Squats have all kinds of benefits, from strengthening muscles to increasing endurance and helping with weight loss, but even some of the most seasoned gym rats may be used to only one kind of squat. Fitness trainers agree there are plenty of different ways to (properly) do squats—from the traditional kind to squats with added resistance. If you're interested in adding more variety to your workouts (and your squat types), learning how to do a barbell squat—and others like the front squat and back squat—could be beneficial to your exercise routine.
Parade consulted top trainers to break down the barbell squat step-by-step. Keep reading for squat how-to's, plus answers to frequently-asked squatting questions. Weightlifting bar
A barbell squat is exactly what it sounds like—a squat done with weight in the form of a barbell that rests on the traps and shoulders.
According to Dr. Nathan Kadlecek, PT, DPT, CEO of Kadalyst Wellness and Physical Therapy in Monterrey, CA, this exercise is also known as a barbell back squat.
Barbell squats are widely considered a workout for your glutes, but they actually work out a whole lot more than just your bum muscles.
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"The barbell back squat primarily works the glute muscles, quads, hamstrings and adductor (inner thigh) muscle groups," Kadlecek adds.
If you're new to barbell squats, you may be wondering what's so great about them or what their benefits are.
"It’s beneficial to do barbell squats because as we get older, we lose muscle mass and strength," Dr. Kadlecek explains. "Barbell squats counteract that loss of muscle and strength and helps us to stay fit, active and strong throughout our entire life."
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Particularly for competitive lifters, Dr. Kadlecek adds that barbell squats help athletes "build explosive power." One advantage more seasoned athletes might have is a reduced risk of injury due to frequent training and increased strength.
There are clearly a ton of advantages to integrating barbell squats into your fitness routine, but we all have different goals in the gym. How do you know if barbell squats are for you?
"Anyone who wants to build significant lower body strength, gain muscle mass, and improve their quality of life [can do barbell squats]," Kadlecek says. "This ranges from kids all the way to senior citizens, athletes and non-athletes alike."
That being said, lots of athletes and competitive lifters prioritize barbell squats, and other kinds of squats too.
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However, Kadlecek also adds that barbell squats aren't necessarily appropriate for everyone. Most crucially, anyone with a lower-limb fracture or anyone non-weight-baring will want to avoid this exercise.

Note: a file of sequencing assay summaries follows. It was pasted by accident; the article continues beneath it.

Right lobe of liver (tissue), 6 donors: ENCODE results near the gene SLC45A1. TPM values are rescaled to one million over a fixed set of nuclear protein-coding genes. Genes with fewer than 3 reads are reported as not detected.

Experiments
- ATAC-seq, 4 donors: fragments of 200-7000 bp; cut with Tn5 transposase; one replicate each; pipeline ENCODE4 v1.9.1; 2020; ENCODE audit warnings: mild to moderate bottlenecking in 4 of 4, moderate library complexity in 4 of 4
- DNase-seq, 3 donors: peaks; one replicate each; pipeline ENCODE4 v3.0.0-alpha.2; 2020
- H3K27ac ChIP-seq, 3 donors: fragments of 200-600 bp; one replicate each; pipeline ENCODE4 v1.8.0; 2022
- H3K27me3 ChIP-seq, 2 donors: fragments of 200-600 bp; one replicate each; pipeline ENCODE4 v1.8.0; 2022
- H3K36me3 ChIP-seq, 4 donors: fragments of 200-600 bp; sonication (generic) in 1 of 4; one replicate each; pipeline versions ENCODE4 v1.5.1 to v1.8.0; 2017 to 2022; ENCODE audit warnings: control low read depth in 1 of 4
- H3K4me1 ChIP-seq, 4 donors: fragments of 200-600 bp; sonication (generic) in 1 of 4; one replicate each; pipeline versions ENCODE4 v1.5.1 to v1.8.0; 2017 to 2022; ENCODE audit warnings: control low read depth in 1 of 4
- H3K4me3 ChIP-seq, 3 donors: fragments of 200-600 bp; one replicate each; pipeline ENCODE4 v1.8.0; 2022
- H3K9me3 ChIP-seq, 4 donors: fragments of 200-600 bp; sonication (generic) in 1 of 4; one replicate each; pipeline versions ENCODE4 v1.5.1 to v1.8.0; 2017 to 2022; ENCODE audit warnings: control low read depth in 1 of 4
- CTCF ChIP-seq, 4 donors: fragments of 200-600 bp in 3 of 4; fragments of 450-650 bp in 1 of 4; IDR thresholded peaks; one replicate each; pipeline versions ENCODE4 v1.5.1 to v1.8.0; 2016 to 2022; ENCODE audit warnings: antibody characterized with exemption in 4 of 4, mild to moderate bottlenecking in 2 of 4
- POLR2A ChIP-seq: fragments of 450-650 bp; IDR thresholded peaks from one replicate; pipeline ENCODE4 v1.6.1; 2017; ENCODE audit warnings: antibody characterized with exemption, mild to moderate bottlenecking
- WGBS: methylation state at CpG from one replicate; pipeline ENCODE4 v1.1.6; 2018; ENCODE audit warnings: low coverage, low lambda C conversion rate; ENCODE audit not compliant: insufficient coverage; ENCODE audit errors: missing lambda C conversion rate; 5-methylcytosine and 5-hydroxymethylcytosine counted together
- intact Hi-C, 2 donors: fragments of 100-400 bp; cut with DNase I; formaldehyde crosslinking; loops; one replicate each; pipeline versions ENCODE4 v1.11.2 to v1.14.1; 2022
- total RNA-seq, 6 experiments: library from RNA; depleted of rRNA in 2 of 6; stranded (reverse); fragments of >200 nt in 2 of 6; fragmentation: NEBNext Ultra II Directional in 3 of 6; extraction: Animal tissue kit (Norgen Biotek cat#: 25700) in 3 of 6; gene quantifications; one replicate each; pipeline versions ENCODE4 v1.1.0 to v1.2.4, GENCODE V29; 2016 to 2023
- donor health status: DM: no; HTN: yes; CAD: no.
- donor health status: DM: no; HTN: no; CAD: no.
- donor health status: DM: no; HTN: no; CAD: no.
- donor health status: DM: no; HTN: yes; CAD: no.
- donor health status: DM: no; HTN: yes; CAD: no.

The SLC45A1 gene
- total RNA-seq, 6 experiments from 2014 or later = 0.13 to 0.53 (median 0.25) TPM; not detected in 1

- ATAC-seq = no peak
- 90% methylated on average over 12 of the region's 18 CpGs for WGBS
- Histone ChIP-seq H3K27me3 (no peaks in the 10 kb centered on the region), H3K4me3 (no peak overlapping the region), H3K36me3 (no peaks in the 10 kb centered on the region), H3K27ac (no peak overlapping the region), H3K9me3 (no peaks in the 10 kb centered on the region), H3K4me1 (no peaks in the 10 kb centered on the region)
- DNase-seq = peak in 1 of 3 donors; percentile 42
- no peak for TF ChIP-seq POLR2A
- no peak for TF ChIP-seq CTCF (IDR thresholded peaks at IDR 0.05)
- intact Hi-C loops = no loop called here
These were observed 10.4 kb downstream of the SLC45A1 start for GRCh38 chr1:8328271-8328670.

"Now, there are other variations of squats that I might have people do instead of barbell squats as they aren’t appropriate for everyone," Kadlecek explains. "If you have pain in your hip, back, knee, etc. with barbell squats, this doesn’t mean they are bad for you, it might just mean that you need to warm up better, start with a different variation of a squat, use less weight, change your range of motion or modify some other variable."
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A lack of range or mobility may also cause barbell squats to feel painful or more difficult. In that case, Kadlecek recommends a different kind of squat altogether.
"One other caveat is that if you have poor shoulder mobility, poor ankle mobility and poor hip mobility, it may be more difficult to get into a good position during the barbell squat," Kadlecek says. "I would start this individual with a bodyweight squat or goblet squat to get started."
Any trainer will tell you that it's really important to warm up before engaging in any kind of exercise. Barbell squats are no exception!
"Warming up is important as it increases the internal temperature of the musculature as well as provides lubrication to the joints," Kadlecek says. "This allows the muscles to contract more efficiently allowing you to move more freely and with less discomfort."
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But a warm-up is just that—a way to get ready before the real-deal workout. As such, there is no need to go all-out in a warm-up.
Barbell Weights "Keep it short and sweet," Kadlecek advises of your pre-squat warmup. "You should absolutely not be warming up for more than 10 minutes. It’s overkill after that."